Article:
Facebook’s Libra digital currency proposal sent a wake-up call to international regulators, finance ministries, and central bank governors. All of these players have realized that reaching a company across its three platforms can significantly accelerate the adoption of a global stable currency.

In a new Bank for International Settlements document, three analysts suggested that news of the balance and other proposed global-stock coins will require regulators to rethink their ability to monitor and monitor issuance and trading.

According to analysts, the potential of the scale for rapid mass adoption across multiple jurisdictions will require authorities to develop dynamic and adaptive oversight and enforcement tools. Although this is not an easy feat, they have argued that the nature of the digital stack currency itself could provide new enforcement mechanisms:

“Introducing a stable currency is an area in which integrated control can function in practice. Information is a key regulatory function, both for the purpose of improving market performance and efficiency and in terms of oversight, whether it is to ensure market safety, protect customers and investors, or oversee.”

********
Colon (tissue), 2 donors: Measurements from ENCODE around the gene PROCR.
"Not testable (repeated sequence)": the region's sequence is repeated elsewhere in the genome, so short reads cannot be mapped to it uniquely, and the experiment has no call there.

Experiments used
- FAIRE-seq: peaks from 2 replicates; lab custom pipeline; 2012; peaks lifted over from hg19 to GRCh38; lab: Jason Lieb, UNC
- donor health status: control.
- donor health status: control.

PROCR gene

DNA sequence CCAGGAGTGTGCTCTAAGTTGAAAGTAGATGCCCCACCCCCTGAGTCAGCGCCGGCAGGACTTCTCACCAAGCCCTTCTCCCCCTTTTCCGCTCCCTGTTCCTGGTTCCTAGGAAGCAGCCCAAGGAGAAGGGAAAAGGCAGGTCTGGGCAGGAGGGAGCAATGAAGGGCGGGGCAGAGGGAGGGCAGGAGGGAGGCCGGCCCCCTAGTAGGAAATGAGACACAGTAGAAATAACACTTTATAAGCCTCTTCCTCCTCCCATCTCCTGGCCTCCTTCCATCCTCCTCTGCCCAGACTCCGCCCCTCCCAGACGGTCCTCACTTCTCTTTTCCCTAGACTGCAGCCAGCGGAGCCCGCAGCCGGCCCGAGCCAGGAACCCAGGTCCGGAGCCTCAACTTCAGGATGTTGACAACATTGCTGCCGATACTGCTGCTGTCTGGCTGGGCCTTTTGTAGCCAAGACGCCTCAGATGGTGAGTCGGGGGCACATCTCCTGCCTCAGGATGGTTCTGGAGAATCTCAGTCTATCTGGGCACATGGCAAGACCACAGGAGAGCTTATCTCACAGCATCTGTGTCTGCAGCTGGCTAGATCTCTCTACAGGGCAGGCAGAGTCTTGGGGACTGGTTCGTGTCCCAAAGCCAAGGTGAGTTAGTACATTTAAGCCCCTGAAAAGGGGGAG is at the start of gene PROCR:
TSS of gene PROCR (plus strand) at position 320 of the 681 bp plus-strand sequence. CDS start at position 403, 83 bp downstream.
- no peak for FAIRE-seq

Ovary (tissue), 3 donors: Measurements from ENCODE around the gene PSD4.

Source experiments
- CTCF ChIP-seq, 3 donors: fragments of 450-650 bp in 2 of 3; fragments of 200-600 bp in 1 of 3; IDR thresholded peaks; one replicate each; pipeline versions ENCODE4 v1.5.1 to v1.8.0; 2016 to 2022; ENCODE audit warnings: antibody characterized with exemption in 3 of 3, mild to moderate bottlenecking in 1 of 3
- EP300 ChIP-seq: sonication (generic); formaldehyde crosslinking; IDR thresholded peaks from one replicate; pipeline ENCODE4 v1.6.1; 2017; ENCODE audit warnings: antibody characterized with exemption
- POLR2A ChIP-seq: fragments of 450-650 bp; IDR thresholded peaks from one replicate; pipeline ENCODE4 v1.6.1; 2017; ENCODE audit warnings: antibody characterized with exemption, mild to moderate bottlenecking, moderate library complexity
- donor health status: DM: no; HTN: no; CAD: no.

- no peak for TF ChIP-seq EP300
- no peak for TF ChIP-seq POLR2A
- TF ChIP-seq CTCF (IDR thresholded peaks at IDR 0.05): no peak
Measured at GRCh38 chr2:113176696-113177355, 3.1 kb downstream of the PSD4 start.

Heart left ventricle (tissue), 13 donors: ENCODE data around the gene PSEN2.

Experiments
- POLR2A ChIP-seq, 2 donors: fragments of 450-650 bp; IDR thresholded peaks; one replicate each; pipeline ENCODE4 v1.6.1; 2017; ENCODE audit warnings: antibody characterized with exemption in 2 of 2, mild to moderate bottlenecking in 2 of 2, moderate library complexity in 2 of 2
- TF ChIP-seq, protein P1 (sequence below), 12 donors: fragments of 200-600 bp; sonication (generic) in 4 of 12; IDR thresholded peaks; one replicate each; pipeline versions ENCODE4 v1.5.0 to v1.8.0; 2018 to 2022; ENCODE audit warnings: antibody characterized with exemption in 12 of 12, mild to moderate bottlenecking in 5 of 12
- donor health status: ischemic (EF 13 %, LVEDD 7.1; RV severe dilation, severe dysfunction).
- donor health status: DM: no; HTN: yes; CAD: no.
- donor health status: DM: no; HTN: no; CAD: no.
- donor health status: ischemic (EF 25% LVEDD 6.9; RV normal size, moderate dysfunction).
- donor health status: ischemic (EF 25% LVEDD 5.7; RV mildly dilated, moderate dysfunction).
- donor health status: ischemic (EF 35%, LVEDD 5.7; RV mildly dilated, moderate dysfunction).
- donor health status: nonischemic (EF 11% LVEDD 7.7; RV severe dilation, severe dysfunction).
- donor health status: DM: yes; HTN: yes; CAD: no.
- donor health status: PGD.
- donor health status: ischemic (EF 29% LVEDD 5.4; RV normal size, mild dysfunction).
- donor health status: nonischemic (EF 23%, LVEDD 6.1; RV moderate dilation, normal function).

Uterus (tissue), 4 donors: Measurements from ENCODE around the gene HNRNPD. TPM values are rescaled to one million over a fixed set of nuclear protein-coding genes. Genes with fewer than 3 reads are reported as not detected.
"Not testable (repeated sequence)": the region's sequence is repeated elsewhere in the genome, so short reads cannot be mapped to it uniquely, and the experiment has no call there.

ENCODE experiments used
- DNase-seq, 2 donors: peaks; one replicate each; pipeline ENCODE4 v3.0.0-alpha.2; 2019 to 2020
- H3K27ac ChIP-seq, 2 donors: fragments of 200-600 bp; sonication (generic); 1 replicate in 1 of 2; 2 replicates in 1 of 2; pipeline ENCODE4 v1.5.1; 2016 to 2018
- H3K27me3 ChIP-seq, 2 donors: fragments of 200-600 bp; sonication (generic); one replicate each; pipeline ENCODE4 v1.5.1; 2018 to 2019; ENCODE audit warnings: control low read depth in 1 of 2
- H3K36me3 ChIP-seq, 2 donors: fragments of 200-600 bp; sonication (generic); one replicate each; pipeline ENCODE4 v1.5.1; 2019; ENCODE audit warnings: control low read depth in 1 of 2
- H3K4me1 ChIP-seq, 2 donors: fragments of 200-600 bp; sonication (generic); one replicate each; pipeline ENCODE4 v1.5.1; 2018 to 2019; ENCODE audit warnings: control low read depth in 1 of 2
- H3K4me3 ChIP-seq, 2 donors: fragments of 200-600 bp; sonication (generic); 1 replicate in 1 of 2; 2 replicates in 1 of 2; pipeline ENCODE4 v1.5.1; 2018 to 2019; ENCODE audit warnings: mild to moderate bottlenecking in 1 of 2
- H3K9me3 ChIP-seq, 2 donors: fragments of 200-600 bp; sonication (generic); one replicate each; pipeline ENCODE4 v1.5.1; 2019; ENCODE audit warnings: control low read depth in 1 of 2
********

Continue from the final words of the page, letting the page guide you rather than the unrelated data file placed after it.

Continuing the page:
This “internal audit” will make the direct and automated submission of data a mandatory registration requirement for all potential sources of stable funds.

This is indeed true for some of the current volatile digital payment platforms like AliPay and WeChat Pay in China, analysts say.

Stable currencies that use distributed ledger technology can generate secure information and support automatic ledger monitoring, reducing the need for issuers to collect, verify and present data to government agencies.

In general, there are three goals to implement stable, built-in oversight over cryptocurrencies: to reduce compliance costs and thus level the playing field for large and small private players Developing an open source monitoring toolkit that can demonstrate how the rules are enforced; And to ensure the legal final of payments that differ from the financial and contractual end.

After carefully analyzing the various problems presented by this model, the authors argue that the best solution may ultimately be to incorporate the fiat currencies into a similar model.

Central bank digital currencies, or CBDCs, will not represent the same “conflicts of interest” as private accumulation currencies. Therefore, the authors concluded that the stacked coins could be an experimental proposal that shows the path to innovation in the current system, and nothing more:

“Just as coins in previous centuries […] were an evolutionary step towards a central bank, today’s currency piles may eventually give way to other reforms. This could include strong and well-supported alternatives and new central bank connections. Bank money across national borders. “.

Source: CoinTelegraph